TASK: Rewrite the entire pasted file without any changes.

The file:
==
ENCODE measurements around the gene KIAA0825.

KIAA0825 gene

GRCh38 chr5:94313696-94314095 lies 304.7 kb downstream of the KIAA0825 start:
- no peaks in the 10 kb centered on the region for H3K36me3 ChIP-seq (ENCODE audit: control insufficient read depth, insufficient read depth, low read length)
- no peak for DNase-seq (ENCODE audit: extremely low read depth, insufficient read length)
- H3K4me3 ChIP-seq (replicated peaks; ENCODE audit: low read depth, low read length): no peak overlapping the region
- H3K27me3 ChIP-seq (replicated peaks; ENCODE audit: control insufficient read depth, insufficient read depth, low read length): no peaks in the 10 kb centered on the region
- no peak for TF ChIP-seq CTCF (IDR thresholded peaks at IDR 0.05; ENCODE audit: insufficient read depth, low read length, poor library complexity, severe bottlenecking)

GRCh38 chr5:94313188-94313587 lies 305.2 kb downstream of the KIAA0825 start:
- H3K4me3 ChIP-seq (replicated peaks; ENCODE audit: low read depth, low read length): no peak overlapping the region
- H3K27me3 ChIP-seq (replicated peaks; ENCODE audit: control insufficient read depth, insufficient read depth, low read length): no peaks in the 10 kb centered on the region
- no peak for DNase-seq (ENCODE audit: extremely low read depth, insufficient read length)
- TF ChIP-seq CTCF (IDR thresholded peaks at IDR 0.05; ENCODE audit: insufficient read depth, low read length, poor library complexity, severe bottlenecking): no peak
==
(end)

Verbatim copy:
ENCODE measurements around the gene KIAA0825.

KIAA0825 gene

GRCh38 chr5:94313696-94314095 lies 304.7 kb downstream of the KIAA0825 start:
- no peaks in the 10 kb centered on the region for H3K36me3 ChIP-seq (ENCODE audit: control insufficient read depth, insufficient read depth, low read length)
- no peak for DNase-seq (ENCODE audit: extremely low read depth, insufficient read length)
- H3K4me3 ChIP-seq (replicated peaks; ENCODE audit: low read depth, low read length): no peak overlapping the region
- H3K27me3 ChIP-seq (replicated peaks; ENCODE audit: control insufficient read depth, insufficient read depth, low read length): no peaks in the 10 kb centered on the region
- no peak for TF ChIP-seq CTCF (IDR thresholded peaks at IDR 0.05; ENCODE audit: insufficient read depth, low read length, poor library complexity, severe bottlenecking)

GRCh38 chr5:94313188-94313587 lies 305.2 kb downstream of the KIAA0825 start:
- H3K4me3 ChIP-seq (replicated peaks; ENCODE audit: low read depth, low read length): no peak overlapping the region
- H3K27me3 ChIP-seq (replicated peaks; ENCODE audit: control insufficient read depth, insufficient read depth, low read length): no peaks in the 10 kb centered on the region
- no peak for DNase-seq (ENCODE audit: extremely low read depth, insufficient read length)
- TF ChIP-seq CTCF (IDR thresholded peaks at IDR 0.05; ENCODE audit: insufficient read depth, low read length, poor library complexity, severe bottlenecking): no peak